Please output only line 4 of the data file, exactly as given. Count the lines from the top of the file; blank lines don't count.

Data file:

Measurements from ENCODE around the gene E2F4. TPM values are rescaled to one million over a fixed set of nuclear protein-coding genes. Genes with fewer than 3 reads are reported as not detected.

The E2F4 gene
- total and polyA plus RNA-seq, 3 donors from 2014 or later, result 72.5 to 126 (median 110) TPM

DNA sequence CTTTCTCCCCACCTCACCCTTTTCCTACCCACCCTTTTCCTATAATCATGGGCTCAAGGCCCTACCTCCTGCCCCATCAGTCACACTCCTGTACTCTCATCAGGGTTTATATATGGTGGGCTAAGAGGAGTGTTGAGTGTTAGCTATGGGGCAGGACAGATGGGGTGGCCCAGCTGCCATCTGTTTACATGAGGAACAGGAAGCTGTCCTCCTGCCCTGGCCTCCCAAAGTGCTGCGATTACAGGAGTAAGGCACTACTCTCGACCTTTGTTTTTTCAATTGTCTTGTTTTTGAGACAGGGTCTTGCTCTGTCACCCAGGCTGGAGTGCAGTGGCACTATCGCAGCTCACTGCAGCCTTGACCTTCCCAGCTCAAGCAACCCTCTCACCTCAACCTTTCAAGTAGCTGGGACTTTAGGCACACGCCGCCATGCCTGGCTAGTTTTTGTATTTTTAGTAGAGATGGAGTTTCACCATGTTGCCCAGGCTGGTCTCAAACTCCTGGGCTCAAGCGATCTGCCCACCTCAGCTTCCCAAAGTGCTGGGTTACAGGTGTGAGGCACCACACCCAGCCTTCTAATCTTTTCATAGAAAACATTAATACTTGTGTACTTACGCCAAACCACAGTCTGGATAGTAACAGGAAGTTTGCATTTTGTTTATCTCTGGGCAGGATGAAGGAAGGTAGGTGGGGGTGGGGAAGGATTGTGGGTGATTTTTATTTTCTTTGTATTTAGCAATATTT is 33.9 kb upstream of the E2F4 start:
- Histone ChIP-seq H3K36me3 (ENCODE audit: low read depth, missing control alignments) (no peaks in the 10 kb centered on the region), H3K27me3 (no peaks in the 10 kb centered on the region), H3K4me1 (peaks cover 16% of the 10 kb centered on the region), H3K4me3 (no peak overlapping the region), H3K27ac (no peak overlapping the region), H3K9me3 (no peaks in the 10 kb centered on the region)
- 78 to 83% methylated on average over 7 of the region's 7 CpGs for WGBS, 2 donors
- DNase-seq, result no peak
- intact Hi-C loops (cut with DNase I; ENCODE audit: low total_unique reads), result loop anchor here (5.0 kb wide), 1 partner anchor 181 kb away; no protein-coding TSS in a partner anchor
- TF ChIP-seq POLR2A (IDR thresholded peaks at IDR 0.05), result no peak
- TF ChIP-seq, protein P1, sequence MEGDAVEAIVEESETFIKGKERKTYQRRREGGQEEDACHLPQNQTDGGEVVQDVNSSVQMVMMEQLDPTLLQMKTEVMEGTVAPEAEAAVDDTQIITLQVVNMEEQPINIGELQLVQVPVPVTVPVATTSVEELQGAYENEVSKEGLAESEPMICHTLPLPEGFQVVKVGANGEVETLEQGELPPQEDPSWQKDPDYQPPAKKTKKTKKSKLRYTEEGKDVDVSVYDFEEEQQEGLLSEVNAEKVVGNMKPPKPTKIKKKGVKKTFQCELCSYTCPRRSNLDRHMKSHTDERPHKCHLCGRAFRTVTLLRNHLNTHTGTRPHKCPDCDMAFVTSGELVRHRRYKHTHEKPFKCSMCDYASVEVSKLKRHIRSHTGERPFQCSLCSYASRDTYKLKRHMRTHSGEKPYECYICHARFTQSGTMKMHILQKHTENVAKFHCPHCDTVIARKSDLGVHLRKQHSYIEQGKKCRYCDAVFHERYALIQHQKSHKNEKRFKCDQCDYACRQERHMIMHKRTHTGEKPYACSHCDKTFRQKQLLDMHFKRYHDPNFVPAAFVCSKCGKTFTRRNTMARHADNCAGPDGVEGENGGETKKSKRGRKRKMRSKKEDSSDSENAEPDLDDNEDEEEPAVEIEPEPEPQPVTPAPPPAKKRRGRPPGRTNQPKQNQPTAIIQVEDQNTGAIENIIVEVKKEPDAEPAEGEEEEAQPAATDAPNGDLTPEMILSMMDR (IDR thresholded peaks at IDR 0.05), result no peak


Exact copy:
DNA sequence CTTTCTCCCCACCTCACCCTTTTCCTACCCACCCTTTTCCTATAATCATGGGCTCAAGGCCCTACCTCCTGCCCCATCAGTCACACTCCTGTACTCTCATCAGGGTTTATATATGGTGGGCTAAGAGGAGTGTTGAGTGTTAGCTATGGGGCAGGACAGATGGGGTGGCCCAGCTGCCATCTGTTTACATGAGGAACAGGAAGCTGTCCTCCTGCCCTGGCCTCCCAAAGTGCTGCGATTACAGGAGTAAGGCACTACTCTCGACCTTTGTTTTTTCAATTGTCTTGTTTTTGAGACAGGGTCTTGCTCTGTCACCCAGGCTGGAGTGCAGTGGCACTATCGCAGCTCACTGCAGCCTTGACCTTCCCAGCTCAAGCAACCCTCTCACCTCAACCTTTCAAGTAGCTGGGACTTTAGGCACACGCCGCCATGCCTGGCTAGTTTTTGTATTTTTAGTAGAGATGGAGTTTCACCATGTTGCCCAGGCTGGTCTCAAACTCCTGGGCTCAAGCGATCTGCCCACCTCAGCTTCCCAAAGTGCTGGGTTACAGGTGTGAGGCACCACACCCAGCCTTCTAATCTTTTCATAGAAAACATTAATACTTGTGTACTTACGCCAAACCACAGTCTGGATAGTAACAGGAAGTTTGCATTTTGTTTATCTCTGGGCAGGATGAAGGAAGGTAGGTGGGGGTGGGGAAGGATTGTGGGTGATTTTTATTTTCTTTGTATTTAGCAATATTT is 33.9 kb upstream of the E2F4 start: